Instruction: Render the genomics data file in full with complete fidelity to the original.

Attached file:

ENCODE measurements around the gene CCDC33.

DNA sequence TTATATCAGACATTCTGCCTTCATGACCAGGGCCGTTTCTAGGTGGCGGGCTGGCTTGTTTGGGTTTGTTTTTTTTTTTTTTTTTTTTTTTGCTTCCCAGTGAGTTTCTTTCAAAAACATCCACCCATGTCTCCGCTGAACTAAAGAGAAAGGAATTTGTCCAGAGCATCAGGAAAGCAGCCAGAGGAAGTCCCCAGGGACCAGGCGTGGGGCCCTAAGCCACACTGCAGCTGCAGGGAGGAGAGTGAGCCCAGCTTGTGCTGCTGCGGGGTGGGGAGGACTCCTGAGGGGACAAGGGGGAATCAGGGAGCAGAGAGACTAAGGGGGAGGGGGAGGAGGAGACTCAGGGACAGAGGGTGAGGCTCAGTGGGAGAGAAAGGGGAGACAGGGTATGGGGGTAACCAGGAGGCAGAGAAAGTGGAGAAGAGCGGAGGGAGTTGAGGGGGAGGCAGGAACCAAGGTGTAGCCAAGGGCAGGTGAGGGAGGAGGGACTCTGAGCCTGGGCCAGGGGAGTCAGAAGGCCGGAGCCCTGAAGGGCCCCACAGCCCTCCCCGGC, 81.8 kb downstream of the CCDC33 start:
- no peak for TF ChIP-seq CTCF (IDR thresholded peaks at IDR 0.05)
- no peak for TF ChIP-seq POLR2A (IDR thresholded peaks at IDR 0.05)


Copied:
ENCODE measurements around the gene CCDC33.

DNA sequence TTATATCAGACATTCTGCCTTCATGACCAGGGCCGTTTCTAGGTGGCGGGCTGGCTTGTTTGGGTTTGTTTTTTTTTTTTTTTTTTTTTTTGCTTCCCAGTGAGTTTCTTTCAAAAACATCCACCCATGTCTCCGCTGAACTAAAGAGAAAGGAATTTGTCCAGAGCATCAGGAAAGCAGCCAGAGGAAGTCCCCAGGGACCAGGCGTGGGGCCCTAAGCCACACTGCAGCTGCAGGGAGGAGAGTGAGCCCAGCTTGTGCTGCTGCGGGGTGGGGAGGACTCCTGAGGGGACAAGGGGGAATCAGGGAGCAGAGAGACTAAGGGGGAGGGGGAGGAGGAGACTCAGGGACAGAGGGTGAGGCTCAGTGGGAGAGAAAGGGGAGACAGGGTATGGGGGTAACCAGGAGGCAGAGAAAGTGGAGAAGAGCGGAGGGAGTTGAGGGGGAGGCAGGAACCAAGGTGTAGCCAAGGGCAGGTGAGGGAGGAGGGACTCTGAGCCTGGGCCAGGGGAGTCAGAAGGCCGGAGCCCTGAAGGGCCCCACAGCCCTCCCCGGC, 81.8 kb downstream of the CCDC33 start:
- no peak for TF ChIP-seq CTCF (IDR thresholded peaks at IDR 0.05)
- no peak for TF ChIP-seq POLR2A (IDR thresholded peaks at IDR 0.05)